Institutional members access full text with Ovid®

Share this article on:

The sliding set-point: how insulin and diet interact to explain the obesity epidemic (and how to fix it)

Gower, Barbara A.; Goss, Amy M.

Current Opinion in Endocrinology, Diabetes and Obesity: October 2018 - Volume 25 - Issue 5 - p 303–309
doi: 10.1097/MED.0000000000000426
OBESITY AND NUTRITION: Edited by Caroline M. Apovian

Purpose of review The current approach to weight loss (intentional energy deficit) is difficult to implement and sustain, and rarely leads to successful long-term weight loss maintenance. The aim of this article is to review recent literature on the role of insulin in obesity propensity, and by extension, the effectiveness of carbohydrate restriction in facilitating weight loss, with particular attention to individual variability in patient response.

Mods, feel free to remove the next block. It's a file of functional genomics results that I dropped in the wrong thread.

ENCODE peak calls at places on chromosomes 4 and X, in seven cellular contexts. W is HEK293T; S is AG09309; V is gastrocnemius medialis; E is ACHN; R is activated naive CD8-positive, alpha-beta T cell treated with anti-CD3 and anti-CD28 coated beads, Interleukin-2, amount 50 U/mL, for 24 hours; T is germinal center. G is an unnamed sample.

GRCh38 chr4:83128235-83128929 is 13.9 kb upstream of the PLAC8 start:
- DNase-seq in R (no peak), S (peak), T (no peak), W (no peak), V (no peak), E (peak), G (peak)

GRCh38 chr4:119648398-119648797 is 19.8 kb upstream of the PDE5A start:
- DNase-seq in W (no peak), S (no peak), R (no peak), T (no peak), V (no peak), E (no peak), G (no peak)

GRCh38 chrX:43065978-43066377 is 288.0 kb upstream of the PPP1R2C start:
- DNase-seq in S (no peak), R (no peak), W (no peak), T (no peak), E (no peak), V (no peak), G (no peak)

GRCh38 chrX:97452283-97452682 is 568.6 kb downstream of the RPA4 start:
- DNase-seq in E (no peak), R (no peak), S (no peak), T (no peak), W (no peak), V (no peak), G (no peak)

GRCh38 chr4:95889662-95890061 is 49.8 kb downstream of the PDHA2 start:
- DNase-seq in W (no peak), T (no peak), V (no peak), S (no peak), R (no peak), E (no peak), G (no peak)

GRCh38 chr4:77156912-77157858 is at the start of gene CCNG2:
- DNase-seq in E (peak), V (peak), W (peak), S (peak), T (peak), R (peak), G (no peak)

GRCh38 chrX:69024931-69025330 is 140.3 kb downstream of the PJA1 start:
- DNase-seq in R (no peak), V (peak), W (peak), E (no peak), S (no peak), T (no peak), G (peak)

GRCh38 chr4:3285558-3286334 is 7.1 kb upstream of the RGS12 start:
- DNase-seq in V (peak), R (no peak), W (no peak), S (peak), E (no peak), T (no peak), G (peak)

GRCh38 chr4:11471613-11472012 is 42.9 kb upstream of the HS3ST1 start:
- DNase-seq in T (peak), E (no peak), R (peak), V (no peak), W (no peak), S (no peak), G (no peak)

Recent findings A genetic signature for insulin secretion predisposes to elevated BMI. A genetic signature for insulin resistance is a marker for impaired fat storage, is associated with relative leanness, and predisposes to cardiometabolic disease. The largest randomized weight-loss trial ever conducted to examine insulin/diet interactions revealed no interactive effect of insulin phenotype with diet composition on body weight in the context of energy restriction. However, smaller studies revealed unique effects of carbohydrate restriction on energy partitioning that are not reflected in body weight; that is, preferential loss of total and ectopic adipose tissue. Carbohydrate-restricted diets are associated with greater adherence, and with greater total and resting energy expenditure.

Summary For patients with a predisposition to high insulin secretion, carbohydrate restriction may facilitate long-term reductions in body fat, perhaps by reducing hunger, maintaining energy expenditure, and promoting adherence.

Department of Nutrition Sciences, University of Alabama at Birmingham, Birmingham, Alabama, USA

Correspondence to Barbara A. Gower, PhD, Department of Nutrition Sciences, University of Alabama at Birmingham, 1675 University Blvd, Birmingham, AL 35294-3360, USA. Tel: +1 205 934 4087; fax: +1 205 975 4065; e-mail: bgower@uab.edu

Copyright © 2018 Wolters Kluwer Health, Inc. All rights reserved.